Public Infrastructure “Privatization” Pitfalls: Penn State Law Prof.’s Article Worth Reading . . . and Passing Along to Your Favorite Elected Official
If I were to choose a single sentence encapsulating why Professor Ellen Dannin’s recent article on public infrastructure privatization is important and worthwhile reading for our elected officials and taxpayers alike, this would be it:
“Nothing at the [Federal Highway Administration] website, however, warns that language commonly found in infrastructure privatization contracts shifts substantial risk–and costs–to the public while also limiting the state and local government’s ability to make policy decisions.” (p. 76)
Prof. Dannin discusses a number of recent public infrastructure privatization deals/proposals (including long-term leases for Chicago’s parking meters and for the PA Turnpike) that essentially created–or very nearly created–classic “heads-I-win, tails-you-lose” deals that provide cash-strapped government entities with up-front revenue that is then–in large measure–subject to recapture based on contractual provisions that essentially seek to guarantee a the private partner’s return on investment in previously-public infrastructure.
Beyond the questionable fiscal sense that such contracts make for state and local governments, Dannin argues that common infrastructure contract provisions–euphemistically termed “compensation events”–actually “create conditions [or incentives] that pit profits against public safety.” (pp.58-59) For example, the proposed terms of the long-term lease contract for the PA Turnpike would have required the Commonwealth to compensate the private counter-party for performing maintenance and ensuring compliance with safety regulations. (p. 59) Here’s another paragraph that highlights the issue starkly:
Clashes between the private sector and public welfare are not hypothetical concerns. For example, in 2006, the Indiana Toll Road contractor installed sand-filled barrels in Toll Road turn-arounds to prevent drivers from using them. However, those turn-arounds were created to get emergency crews to accidents as quickly as possible. State officials and emergency services were not consulted or even informed of the decision to block the turn-arounds, and it was months before the contractor agreed to remove the barrels. These problems could have been avoided had the contractor met its contractual obligation to prepare an emergency response plan for the Toll Road. Thus, privatizing the road left the public with less protection and with its needs for safety not being taken into consideration, despite the requirements of the Toll Road lease.
The article is titled, Crumbling Infrastructure, Crumbling Democracy: Infrastructure Privatization Contracts and their Effects on State and Local Governance: Here’s the abstract:
Key arguments for privatizing public infrastructure range from providing money so cash-strapped governments can fix crumbling infrastructure and build much needed new infrastructure to shifting future financial risk from the public to a private contractor. The reality, though, is far different. Provisions commonly found in infrastructure privatization contracts make the public the guarantor of private contractors’ expected revenues. Indeed, were it not for provisions that protect contractors from diminution of their expected returns, the contracts would be far shorter and much less complex. An effect of those contract provisions is to give private contractors a quasi-governmental status with power over new laws, judicial decisions, propositions voted on by the public, and other government actions that a contractor claims will affect toll roads and revenues. Giving private contractors such a role may well violate the non-delegation doctrine that bars private entities from exercising power that is inherently governmental.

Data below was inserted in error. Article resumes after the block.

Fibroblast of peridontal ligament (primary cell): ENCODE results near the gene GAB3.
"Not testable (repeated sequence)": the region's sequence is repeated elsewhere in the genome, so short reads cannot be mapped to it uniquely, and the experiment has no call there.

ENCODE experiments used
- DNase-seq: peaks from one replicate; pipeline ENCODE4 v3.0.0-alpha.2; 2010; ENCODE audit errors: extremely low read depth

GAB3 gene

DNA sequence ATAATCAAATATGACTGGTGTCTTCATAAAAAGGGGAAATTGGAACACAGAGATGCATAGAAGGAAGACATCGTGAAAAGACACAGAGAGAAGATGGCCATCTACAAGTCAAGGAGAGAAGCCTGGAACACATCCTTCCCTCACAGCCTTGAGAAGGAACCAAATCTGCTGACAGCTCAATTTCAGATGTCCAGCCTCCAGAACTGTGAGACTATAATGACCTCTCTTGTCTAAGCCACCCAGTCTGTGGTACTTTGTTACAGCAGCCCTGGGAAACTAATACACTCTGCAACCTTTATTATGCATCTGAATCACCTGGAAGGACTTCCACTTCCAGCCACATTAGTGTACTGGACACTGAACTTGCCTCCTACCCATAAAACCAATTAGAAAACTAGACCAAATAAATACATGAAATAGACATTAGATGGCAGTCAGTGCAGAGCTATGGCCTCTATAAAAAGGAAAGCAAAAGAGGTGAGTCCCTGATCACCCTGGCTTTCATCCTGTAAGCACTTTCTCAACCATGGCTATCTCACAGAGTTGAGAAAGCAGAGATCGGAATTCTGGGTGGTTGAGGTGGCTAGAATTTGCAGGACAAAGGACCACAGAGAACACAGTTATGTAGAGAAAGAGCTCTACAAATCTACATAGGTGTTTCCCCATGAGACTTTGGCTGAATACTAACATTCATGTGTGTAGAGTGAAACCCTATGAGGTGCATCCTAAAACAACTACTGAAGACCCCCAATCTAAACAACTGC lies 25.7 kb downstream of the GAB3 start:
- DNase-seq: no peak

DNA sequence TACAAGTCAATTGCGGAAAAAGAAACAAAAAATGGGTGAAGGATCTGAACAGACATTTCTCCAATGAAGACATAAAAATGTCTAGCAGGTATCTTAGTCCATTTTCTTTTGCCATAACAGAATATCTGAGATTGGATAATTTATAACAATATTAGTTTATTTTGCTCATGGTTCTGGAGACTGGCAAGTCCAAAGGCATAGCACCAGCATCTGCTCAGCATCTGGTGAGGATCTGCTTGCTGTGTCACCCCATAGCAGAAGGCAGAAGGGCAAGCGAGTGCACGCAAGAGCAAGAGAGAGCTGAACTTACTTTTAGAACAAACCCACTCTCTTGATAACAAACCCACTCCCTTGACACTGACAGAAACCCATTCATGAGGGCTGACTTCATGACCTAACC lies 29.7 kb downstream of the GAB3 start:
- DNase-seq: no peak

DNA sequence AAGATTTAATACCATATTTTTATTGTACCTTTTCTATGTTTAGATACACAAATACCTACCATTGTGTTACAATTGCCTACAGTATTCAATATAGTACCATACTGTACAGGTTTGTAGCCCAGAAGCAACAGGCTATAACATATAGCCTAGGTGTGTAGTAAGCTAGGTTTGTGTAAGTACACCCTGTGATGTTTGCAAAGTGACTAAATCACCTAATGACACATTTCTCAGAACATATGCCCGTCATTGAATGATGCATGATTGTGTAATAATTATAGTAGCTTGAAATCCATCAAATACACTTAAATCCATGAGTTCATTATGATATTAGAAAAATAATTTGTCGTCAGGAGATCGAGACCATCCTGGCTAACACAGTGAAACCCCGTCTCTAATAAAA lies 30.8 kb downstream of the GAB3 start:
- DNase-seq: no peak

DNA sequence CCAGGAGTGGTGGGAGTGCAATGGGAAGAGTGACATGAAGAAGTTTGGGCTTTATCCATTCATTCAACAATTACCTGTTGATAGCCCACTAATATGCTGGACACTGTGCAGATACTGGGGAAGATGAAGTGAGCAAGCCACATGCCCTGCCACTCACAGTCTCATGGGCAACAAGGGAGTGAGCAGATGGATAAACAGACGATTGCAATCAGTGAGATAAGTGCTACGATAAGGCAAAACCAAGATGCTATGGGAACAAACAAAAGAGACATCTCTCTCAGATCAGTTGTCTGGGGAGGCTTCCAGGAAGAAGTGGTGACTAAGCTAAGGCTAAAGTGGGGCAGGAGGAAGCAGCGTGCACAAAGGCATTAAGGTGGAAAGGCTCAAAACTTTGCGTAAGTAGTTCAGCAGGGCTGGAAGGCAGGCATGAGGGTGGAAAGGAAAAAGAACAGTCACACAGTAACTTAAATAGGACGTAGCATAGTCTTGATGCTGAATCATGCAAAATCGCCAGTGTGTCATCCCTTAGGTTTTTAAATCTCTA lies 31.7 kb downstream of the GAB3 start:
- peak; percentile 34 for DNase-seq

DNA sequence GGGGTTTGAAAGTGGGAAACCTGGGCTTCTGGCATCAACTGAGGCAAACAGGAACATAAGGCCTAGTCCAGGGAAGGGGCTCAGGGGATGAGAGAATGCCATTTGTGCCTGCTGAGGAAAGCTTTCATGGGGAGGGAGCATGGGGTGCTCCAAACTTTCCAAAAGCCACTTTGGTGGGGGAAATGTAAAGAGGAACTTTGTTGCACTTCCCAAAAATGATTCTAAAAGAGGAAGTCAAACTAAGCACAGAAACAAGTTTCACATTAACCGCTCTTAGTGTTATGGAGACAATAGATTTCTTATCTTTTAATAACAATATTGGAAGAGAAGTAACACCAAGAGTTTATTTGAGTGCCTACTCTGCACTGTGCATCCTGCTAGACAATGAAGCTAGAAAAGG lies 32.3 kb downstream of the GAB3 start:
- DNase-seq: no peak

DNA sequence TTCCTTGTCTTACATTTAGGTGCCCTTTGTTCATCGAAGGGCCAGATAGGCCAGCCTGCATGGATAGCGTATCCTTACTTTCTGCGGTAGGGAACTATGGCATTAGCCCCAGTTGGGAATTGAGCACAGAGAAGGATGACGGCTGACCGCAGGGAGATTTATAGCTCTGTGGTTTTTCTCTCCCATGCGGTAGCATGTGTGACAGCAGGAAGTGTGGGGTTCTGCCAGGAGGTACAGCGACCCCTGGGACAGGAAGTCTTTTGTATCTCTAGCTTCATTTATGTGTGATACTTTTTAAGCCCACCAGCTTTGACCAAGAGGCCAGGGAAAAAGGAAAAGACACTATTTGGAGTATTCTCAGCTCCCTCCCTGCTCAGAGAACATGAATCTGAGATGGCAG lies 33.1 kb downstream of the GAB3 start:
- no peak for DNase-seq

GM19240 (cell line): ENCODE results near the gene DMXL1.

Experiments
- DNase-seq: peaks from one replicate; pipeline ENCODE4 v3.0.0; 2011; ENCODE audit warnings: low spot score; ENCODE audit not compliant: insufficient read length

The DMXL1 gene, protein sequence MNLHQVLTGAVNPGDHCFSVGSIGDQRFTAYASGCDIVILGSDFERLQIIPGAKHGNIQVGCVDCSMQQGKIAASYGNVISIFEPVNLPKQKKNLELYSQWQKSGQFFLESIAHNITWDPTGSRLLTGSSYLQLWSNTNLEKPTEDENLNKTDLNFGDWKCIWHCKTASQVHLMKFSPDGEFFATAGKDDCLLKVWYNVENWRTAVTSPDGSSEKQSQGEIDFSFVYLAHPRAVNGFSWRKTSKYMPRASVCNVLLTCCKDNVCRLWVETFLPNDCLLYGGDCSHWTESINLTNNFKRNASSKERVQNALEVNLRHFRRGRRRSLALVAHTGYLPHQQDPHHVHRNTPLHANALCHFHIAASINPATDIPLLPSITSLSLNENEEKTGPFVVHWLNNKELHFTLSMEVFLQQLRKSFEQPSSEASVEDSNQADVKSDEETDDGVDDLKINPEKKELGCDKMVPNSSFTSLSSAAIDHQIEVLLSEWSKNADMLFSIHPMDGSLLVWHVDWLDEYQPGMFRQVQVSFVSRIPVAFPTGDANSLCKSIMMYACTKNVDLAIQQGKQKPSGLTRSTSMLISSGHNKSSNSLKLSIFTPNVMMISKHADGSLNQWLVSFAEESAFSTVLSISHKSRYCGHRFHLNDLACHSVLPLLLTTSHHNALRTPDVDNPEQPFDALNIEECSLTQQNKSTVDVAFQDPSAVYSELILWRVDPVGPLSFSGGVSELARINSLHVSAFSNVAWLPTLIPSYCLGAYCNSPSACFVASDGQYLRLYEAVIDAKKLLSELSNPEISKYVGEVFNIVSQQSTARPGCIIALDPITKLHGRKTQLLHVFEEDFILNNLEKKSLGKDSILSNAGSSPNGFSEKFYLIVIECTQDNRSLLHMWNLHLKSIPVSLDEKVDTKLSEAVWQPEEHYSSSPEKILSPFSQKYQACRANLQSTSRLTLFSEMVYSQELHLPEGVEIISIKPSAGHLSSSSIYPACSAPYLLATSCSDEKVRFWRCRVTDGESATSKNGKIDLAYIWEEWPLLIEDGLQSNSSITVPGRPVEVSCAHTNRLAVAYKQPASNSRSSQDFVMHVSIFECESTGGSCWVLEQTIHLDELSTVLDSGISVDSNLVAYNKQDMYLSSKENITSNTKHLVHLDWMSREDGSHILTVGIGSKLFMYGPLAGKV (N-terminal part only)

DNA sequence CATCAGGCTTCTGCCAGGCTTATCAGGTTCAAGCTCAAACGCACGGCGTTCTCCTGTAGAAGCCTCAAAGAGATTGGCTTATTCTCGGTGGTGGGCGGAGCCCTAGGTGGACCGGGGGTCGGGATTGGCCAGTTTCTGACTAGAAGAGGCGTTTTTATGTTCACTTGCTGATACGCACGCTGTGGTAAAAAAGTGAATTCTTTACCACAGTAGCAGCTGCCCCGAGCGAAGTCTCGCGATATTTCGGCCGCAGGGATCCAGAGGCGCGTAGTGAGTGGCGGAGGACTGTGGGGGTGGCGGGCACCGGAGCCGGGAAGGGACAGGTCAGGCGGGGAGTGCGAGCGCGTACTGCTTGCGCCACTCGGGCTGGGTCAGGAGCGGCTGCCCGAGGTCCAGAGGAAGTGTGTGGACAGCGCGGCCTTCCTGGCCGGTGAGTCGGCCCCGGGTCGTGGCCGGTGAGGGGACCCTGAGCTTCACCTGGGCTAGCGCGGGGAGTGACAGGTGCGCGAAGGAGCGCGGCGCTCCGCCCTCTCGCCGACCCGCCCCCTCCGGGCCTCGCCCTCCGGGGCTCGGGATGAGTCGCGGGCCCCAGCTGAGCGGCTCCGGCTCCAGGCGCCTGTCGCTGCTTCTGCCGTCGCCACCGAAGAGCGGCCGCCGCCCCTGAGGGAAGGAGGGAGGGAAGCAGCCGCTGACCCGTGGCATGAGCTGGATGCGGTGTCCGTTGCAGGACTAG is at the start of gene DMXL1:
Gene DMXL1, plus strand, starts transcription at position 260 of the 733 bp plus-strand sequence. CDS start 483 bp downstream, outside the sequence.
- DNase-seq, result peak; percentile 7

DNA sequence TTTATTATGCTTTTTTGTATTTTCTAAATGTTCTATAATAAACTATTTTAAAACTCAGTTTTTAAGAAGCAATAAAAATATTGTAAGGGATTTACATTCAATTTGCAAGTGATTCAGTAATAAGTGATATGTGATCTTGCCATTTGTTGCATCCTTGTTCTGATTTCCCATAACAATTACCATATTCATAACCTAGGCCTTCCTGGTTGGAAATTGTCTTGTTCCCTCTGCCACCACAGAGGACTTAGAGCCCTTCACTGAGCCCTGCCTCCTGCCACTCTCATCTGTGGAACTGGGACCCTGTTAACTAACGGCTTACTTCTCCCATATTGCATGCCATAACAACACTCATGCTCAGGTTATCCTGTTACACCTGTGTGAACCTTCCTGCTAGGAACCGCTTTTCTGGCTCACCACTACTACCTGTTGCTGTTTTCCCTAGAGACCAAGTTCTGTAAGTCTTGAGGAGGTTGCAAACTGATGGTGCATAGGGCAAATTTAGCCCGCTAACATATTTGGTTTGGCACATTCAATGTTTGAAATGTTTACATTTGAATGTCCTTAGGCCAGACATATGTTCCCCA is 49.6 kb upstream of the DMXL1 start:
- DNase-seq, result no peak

This Article examines the operation and effects of three provisions that are commonly found in infrastructure contracts: (1) compensation events; (2) noncompetition provisions; and (3) the contractor’s right to object to and receive compensation for legislative, administrative, and judicial decisions. The operation of these provisions gives private contractors power over decisions that affect the public interest and are normally made by public officials and subject to oversight, disclosure, and accountability—none of which apply to private contractors. The existence and operation of these provisions have gone virtually unexamined and undiscussed. Rather, discussions about infrastructure privatization have been narrowly focused on tolls, reflexive pro- or anti- private or public provisions, and spending or investment decisions on up-front payments.
Finally, this Article places infrastructure privatization in the larger context of funding and building infrastructure for the future. It identifies and critiques substantive and procedural issues that must be resolved if we are to have the high quality infrastructure necessary to meet this nation’s needs and further its goals and if we are to achieve those goals by an open and democratic process.
MCall article on a deal in the works for the City of Bethlehem to take over the East Allen Township municipal water system.
Here’s a link to Iris J. Lav’s (bio) recent NYT op-ed discussing the ongoing debate regarding the prospect for municipal bond default and municipal bankruptcies as (serious) aftershocks of the recession.
Lav’s position is that “this fear of an imminent bond crisis reflects a profound misunderstanding of the differences between the short- and long-term challenges facing state and local governments, and what these governments can do to address them.”